Month: March 2014

On new jobs & killing the incompetence game

On Monday, I started an internship in an industry that is new to me. I was nervous, so I wore my favorite pants (you gotta take your confidence boost where you can get it).

On Tuesday, I submitted a completed Excel spreadsheet of social media marketing campaign analytics, listened in on a status call with a client, and formatted a slide pitch deck for a digital strategy plan. Sound a little too corporate to you? Don’t worry, my desk chair is an exercise ball and there’s beer on tap on Friday afternoons—not that it matters. Sometimes, a little bit of corporate, structured medicine (and an education in how to use a PC) is just what the doctor ordered.

Desk with a view.
Desk with a view.

At every job, internship, or activity I’ve participated in over the past five years, the constant has been a focus on writing, on understanding storytelling and news-gathering, and on building a better organization. But not now. Now I’m learning to tell the story of the numbers in a chart, to gather news about relative efficiency of dollars spent and keywords used, and to find where I fit in a large, well-functioning operation.

We forget how entrenched we’ve become in the ecosystems of the intellectual paths we choose early on. In liberal arts college, they call each major a “discipline” because you train your mind to think in certain ways—to approach problems with a particular toolkit, a template for coming to a conclusion. For me, the anthropological approach was a natural fit with the journalistic activities I pursued outside class. In brief, the process is (1) interrogate and investigate the accepted reality, (2) observe and collect in-depth information about the truth of the matter, and (3) present your findings with panache—and without judgment.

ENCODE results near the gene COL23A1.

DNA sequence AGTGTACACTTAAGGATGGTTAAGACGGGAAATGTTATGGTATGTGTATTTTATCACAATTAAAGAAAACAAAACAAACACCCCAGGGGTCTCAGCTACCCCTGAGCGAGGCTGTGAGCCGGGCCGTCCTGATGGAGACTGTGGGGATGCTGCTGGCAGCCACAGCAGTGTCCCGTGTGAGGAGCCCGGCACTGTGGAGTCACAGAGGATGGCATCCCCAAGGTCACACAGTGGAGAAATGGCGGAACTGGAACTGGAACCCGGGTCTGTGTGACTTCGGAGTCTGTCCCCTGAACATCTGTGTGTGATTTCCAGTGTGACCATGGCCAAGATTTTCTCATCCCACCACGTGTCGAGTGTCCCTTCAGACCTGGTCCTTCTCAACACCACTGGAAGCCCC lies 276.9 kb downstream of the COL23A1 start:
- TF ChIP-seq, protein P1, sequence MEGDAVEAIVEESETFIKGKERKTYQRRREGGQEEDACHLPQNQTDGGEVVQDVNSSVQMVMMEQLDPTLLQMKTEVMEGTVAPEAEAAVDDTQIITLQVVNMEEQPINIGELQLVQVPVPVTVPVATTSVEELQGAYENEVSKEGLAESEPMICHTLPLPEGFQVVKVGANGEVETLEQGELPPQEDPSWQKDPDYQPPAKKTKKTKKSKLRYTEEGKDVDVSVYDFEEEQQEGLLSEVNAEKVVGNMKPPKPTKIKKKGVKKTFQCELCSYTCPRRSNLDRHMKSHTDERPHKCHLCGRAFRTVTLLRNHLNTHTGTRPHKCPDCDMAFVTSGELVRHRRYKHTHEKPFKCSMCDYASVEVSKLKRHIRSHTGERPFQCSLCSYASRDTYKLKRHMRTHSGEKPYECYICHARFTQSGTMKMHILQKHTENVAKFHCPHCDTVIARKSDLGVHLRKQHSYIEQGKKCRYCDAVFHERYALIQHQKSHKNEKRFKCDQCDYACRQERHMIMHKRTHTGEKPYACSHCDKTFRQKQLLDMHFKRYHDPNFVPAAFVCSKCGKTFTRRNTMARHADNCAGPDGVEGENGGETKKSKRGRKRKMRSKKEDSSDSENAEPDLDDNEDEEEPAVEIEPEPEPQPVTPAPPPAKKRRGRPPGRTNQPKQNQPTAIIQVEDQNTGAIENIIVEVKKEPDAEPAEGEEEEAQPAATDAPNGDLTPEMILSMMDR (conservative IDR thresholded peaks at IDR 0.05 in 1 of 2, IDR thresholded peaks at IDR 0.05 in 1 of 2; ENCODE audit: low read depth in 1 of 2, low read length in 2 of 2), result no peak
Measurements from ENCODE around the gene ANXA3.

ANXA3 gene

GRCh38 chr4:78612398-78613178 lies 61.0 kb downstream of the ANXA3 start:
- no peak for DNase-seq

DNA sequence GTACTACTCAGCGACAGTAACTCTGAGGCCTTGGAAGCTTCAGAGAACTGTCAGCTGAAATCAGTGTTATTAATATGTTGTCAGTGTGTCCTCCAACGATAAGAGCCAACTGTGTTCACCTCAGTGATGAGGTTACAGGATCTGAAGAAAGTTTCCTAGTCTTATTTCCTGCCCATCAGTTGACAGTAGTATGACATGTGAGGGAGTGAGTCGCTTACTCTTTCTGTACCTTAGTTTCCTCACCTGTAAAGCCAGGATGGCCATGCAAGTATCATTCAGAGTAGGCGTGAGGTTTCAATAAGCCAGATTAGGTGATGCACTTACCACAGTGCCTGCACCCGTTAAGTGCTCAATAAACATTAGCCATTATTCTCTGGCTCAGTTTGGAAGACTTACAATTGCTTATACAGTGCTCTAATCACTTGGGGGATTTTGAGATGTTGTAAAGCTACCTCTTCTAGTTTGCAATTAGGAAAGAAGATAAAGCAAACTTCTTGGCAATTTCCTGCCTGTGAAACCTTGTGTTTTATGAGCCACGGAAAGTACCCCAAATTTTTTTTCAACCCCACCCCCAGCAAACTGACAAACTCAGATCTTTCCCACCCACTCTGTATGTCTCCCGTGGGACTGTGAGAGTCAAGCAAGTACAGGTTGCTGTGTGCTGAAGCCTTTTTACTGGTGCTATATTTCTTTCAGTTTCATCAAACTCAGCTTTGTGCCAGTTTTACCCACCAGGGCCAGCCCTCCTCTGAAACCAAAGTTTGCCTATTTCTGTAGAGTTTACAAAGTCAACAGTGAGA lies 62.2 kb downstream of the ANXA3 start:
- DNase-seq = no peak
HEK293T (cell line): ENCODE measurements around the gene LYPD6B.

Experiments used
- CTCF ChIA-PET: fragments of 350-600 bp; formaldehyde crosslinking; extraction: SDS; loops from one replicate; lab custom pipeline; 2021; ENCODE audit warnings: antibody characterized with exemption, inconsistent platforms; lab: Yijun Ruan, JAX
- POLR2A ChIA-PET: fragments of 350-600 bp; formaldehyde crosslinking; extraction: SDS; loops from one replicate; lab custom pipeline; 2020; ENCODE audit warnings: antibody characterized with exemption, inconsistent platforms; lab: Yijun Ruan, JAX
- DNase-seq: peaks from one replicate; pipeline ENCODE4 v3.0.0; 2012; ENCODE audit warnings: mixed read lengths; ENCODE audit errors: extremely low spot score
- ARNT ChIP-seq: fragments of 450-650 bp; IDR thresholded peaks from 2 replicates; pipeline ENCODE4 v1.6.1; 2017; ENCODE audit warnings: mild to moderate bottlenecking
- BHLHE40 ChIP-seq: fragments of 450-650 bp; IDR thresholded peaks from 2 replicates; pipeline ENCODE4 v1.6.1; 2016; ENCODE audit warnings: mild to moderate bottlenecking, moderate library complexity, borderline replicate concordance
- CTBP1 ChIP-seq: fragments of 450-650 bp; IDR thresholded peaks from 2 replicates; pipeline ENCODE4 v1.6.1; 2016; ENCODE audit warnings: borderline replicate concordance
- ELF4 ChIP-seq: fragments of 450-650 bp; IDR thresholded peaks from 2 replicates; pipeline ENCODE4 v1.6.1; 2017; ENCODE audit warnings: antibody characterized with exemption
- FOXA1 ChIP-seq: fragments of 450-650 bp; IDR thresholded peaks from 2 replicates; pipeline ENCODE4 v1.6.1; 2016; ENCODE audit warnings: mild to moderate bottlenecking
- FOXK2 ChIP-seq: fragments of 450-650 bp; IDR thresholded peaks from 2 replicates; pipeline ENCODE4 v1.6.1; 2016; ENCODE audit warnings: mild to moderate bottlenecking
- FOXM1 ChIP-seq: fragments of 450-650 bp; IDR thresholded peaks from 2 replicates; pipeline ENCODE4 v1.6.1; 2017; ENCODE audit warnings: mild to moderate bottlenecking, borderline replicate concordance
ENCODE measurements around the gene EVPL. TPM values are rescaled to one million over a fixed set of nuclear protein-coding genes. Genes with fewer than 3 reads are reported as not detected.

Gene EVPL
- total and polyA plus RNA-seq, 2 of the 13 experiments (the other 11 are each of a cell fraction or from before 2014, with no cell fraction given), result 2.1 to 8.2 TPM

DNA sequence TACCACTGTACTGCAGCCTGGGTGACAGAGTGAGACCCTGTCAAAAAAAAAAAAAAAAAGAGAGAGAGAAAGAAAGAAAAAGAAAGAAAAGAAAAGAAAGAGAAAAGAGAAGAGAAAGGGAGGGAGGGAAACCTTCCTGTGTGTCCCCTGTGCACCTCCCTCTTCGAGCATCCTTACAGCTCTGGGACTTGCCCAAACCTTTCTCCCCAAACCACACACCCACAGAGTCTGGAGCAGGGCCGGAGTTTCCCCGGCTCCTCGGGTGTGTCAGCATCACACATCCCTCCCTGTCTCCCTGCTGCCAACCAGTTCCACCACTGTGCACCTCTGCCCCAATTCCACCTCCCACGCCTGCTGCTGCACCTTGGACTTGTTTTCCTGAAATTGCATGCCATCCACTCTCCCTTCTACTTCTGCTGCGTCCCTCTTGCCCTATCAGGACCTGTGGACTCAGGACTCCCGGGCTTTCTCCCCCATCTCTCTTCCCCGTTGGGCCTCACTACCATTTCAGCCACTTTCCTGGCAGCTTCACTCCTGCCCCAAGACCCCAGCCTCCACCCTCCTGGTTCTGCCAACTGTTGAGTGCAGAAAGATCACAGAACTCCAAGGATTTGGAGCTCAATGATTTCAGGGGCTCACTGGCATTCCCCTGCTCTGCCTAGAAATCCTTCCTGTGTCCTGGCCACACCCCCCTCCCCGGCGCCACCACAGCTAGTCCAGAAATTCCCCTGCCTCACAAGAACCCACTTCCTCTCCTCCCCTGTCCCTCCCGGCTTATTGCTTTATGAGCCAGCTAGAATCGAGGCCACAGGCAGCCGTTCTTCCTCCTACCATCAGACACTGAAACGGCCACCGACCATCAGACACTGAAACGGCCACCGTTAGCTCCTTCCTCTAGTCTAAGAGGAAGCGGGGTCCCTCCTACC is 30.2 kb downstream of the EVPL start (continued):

But in this industry I’m now exploring, the process—the one-two-three of approaching and attacking a problem—is new. The end goals are different. On an institutional level, the social structure of the place is complicated and foreign. The vocabulary that’s tossed around in the office leaves me slow on the uptake, too: what’s a project manager vs. a brand strategist vs. a media planner? What’s the difference in our partnerships between vendors, creative, and clients? And how is social different from digital different from mobile? I knew what ROI stood for, but CPC, CPE, CPV, DSP, KPI, RFP, and SOW are all brand-spanking-new. The two main things that remain the same across all my working experiences are snarky email exchanges and the expectation to stay late.

Here’s what happens when you step outside your comfort zone: you feel incompetent. You want to apologize for taking up people’s time by asking questions—but if you don’t ask the questions, then the work doesn’t get done (and you have to apologize for that, too). You sit at a meeting and frown, lost before it even started, trying to memorize faces and names. I haven’t felt so young and fish-out-of-water in years. Being a n00b happens to be pretty damn uncomfortable.

But I’m not going to apologize. I’m still convinced my youth is my best asset, and so is my inexperience. It’s early days for me yet, but I have a feeling—in fact, at the ripe old age of 22, I know—that my current (and hopefully just momentary) incompetence is actually a plus. I’m being forced to bend my ingrained ways of thinking into new paths.

So if you’re considering a career you know nothing about, here’s the takeaway: it never hurts to stretch.

It’s kind of like a yoga class. Worst case scenario, you enjoy some undisturbed meditation, take in the chill music vibes, and work on your flexibility. Best case, you kill at your headstand and warrior three and your crow—and you just fly outta that studio, dripping with sweat and ready to take on the world.